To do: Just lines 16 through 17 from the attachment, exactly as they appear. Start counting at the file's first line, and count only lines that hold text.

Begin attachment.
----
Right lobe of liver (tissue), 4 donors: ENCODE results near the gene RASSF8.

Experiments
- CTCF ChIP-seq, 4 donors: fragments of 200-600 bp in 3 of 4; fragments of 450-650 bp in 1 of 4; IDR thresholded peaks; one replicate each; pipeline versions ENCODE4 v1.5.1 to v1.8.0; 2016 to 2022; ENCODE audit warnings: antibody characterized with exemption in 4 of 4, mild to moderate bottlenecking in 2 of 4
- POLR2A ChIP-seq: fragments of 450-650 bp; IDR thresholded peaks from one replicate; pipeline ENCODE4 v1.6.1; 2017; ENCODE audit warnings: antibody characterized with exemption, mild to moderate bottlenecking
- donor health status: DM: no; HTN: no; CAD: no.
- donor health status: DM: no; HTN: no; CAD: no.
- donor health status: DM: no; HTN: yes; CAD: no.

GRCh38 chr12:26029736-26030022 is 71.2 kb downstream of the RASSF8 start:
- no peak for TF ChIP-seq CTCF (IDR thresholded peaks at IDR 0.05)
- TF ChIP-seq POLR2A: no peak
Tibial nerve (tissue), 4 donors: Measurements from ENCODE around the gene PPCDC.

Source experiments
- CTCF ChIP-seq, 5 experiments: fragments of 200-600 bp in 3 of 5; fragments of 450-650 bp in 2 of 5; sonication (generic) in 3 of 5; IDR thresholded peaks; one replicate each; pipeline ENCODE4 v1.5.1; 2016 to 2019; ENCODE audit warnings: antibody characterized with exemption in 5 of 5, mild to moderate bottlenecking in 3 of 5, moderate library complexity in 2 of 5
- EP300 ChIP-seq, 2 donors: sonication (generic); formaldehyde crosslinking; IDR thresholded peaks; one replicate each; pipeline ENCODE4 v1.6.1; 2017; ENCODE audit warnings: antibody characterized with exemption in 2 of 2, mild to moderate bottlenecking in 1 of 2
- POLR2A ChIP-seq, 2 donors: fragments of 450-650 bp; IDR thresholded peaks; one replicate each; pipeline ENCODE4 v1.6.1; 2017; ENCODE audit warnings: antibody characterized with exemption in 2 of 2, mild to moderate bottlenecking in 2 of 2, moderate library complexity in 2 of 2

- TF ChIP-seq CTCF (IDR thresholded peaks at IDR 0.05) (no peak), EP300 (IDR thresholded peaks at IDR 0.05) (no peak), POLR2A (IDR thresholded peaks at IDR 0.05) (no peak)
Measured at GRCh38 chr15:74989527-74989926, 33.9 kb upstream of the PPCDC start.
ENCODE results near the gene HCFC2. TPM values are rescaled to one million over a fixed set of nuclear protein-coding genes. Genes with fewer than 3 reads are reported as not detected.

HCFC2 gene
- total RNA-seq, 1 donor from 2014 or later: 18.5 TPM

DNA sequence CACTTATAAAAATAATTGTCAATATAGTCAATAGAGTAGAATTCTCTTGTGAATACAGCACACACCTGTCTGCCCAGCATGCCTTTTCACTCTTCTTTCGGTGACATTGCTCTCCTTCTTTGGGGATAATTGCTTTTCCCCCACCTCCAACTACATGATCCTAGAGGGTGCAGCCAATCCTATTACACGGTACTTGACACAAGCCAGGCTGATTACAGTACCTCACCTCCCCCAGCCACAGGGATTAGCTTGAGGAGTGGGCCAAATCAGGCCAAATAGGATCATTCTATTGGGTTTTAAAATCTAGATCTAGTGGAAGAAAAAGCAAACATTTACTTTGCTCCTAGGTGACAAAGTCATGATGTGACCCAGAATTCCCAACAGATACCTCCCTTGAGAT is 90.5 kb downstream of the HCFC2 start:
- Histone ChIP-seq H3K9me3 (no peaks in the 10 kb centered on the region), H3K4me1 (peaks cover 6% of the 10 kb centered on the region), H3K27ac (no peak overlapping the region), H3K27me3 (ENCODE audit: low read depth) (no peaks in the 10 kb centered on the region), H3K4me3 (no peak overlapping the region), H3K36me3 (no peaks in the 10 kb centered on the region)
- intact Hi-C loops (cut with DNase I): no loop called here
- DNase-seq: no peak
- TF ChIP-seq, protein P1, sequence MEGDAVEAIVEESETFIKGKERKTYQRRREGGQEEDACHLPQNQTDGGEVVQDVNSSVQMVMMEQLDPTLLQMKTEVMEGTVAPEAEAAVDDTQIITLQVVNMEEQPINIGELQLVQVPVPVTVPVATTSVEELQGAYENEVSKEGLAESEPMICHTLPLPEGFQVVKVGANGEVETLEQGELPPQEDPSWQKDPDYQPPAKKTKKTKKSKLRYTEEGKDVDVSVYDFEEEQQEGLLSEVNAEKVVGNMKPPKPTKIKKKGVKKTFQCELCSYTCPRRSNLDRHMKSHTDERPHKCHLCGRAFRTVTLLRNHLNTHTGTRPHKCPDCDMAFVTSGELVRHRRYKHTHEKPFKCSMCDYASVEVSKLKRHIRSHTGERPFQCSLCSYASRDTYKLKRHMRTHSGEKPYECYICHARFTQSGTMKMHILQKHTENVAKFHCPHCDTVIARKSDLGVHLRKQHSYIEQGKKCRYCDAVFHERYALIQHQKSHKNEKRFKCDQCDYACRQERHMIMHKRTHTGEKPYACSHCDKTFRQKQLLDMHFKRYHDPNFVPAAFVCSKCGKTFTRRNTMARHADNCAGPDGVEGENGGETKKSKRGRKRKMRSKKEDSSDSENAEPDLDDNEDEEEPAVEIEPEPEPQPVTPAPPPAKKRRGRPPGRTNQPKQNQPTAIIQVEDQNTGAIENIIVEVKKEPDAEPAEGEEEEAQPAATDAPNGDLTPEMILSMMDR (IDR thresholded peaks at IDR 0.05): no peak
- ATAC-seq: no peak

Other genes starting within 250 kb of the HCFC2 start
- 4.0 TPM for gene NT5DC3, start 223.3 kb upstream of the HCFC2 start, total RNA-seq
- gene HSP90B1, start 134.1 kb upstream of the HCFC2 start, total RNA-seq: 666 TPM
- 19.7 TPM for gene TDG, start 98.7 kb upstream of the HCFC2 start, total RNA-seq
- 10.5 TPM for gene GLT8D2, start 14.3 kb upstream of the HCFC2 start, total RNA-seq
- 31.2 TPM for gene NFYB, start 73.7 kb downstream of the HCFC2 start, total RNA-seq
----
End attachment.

- TF ChIP-seq CTCF (IDR thresholded peaks at IDR 0.05) (no peak), EP300 (IDR thresholded peaks at IDR 0.05) (no peak), POLR2A (IDR thresholded peaks at IDR 0.05) (no peak)
Measured at GRCh38 chr15:74989527-74989926, 33.9 kb upstream of the PPCDC start.